The toddler colored on it.

She delivered it to my door over the weekend, and we spent our Tuesday homeschool time reading all about The Frog on a Log and The Fox on a Box.

The second activity to succumb to the eraser: 123 Puzzle.


Did Wednesday happen?

Pretty sure there wasn’t a Wednesday last week.

The third activity to be erased: Yeah, all of Wednesday.


Since Wednesday didn’t happen, we did color-matching on Thursday. Again, he aced the matching bit. He even said a few of the objects on the cards: “tur-el” (turtle), “fower” (flower) and “fy” (butterfly, obviously).

My son’s pre-school teacher called… on Wednesday! Now, I remember what happened!

Real quick, on Wednesday: USD 259 teachers are teaching virtually, but my son’s in pre-school — and it’s hard enough to get him to sit still when you’re holding him down — so they’re sending out packets to help parents put a structure of some sort to teaching at home. Bam!

She also sent a letter with water beads enclosed, which is what reminded me of the phone call — because on Thursday (now we’re back on track), we grew water beads.


I had never heard of water beads and omg. where have they been all my life. they’re so much fun. i love them.

The toddler can’t play with them, though. He’s going through another puts-everything-in-his-mouth phase, and the packaging clearly states multiple times that you’re not supposed to eat these.

He’s def gonna try to eat them.

Oh, well. More fun for me.

Meeting the eraser on Thursday: Thursday?


Friday turned out to be colder than I hoped. It was a good day to snuggle — and snuggle we did. Very little learning happened, but a lot of talking did.

I don’t know if it’s because I have him during his best time of day — morning — or because he’s not exhausted from behaving at school, daycare or grandma’s house… but he’s talking.

He’s parroting, replying, asking (re: demanding), having pretend conversations with his toys and more.

He asked to play Speech Blubs by name. Well, ok, he said “beepups,” but I knew what he wanted.

Words are still sometimes wrong. “Fah-tis,” instead of breakfast. “Wan-wih,” instead of sandwich. “Asselsash,” instead of apple sauce. (Say it out loud. Totally worth it.) Plus, his vocabulary revolves around food.

But he’s talking.

Speech might be catching up to us. (Just don’t quote me on that.)


If I don’t write anything down for this  week, I won’t have to erase it, right?

Skip Saturday, Straight to Sunday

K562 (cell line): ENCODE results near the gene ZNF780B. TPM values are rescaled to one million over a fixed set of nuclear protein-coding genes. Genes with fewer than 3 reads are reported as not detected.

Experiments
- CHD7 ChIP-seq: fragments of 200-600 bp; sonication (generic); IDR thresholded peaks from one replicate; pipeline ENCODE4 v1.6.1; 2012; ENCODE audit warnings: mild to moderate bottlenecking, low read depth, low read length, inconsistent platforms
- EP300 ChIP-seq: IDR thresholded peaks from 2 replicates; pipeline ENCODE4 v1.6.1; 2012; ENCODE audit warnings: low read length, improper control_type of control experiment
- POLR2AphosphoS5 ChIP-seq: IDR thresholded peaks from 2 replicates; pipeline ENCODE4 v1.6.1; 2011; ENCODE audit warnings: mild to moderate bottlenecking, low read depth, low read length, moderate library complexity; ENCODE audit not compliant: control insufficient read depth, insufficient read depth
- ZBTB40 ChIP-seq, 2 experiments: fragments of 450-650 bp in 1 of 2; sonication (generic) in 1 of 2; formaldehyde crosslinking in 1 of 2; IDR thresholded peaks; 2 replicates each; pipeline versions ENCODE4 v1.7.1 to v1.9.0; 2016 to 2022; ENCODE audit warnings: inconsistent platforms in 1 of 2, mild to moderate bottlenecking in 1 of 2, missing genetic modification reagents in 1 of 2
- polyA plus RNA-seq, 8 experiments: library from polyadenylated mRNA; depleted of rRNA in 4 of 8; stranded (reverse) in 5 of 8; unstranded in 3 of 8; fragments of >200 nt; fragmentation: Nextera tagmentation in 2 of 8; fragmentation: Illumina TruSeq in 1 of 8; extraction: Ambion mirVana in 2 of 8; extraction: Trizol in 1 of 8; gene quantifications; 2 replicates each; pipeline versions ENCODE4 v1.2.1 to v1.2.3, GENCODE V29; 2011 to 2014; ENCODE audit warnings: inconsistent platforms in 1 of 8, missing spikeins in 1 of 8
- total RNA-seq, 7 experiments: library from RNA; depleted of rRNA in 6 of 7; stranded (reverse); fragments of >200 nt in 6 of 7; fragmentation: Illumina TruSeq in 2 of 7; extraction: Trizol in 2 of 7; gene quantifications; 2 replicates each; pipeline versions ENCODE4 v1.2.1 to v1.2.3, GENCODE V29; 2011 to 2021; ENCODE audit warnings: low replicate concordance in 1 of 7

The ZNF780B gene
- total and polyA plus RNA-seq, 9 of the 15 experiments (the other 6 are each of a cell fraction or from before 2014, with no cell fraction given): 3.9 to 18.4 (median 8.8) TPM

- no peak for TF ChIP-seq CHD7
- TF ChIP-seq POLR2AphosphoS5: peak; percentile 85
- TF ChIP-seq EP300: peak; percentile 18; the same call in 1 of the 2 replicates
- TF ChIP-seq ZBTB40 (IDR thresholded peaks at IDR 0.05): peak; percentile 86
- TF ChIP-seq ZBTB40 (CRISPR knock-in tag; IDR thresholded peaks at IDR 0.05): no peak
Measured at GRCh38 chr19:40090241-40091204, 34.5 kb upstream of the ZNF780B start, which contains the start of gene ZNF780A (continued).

On Sunday, Mother Hubbard’s cupboard (re: fridge) was looking a little bare.


Except for the beer…

The toddler helped me empty the fridge, so I could clean the shelves. Such a helper. So cute.

With maybe one cup of milk left in a gallon, two eggs in the carton, three rolls of toilet paper and four diapers, I needed to go to the store. We were also running low on toddler pouches — the only way he’ll eat vegetables — and “fis” (a.k.a. rainbow goldfish crackers). Plus, I’m out of coffee… and that’s just not gonna fly.

I didn’t want to go to the grocery store. Not gonna lie, I’m pretty scared of catching the virus and have been a good extrovert about social distancing since March 18.

In fairness, I’m only a mild extrovert. Staying home isn’t that hard.

But groceries are an essential activity — and I have to trick my kid into eating vegetables.

So, I cut up a T-shirt, folded a coffee filter inside and fashioned myself a makeshift mask using hair ties I hadn’t yet gotten rid of (because #shorthairdontcare about hair ties).

By the way, masks are seriously sore on the ears. Thank your healthcare worker. Their head hurts.

I pulled a stocking cap over my head to hold my glasses in place and cover my hair, pre-disinfected my shopping bags with spray and headed to Dillon’s. And, yes, my glasses were crooked the entire time.

Produce, bread, meat, eggs and milk abounded. I found a 40-pack of my son’s size diapers for the first time in three weeks. Joy! I didn’t take the last one of anything. Toilet paper was scarce, but I scored a six-pack — and two six packs of a delicious slightly sour ale.


Unfortunately, cleaning supplies were limited. Paper towels were not to be found, and neither were Lysol or Clorox wipes. I was lucky to get a Windex-brand multi-surface cleaner that kills 99.9% of germs.



I also might have stocked UP on coffee…


Now, is Starbucks my go-to coffee choice? No. I buy a pound (or two) a week from The Spice Merchant — a delightful Papua New Guinea blend that I love.

They’re closed right now, so I’m dealing with some medium roast from the grocery store. Don’t @ me.

My husband’s exact words were: “Someone has a problem.” Just as he pulled all four out of my shopping bag.


Our fridge, freezer and cupboards are full with the staples we need to feed ourselves and the toddler for two weeks. Except milk, which will run out faster than that… I’ll go back next weekend to hunt for the cleaning supplies, hand sanitizer and paper towels I usually have on hand.

Until then, we’re making do with what we have — and being thankful for it.

Homeschool: Week 1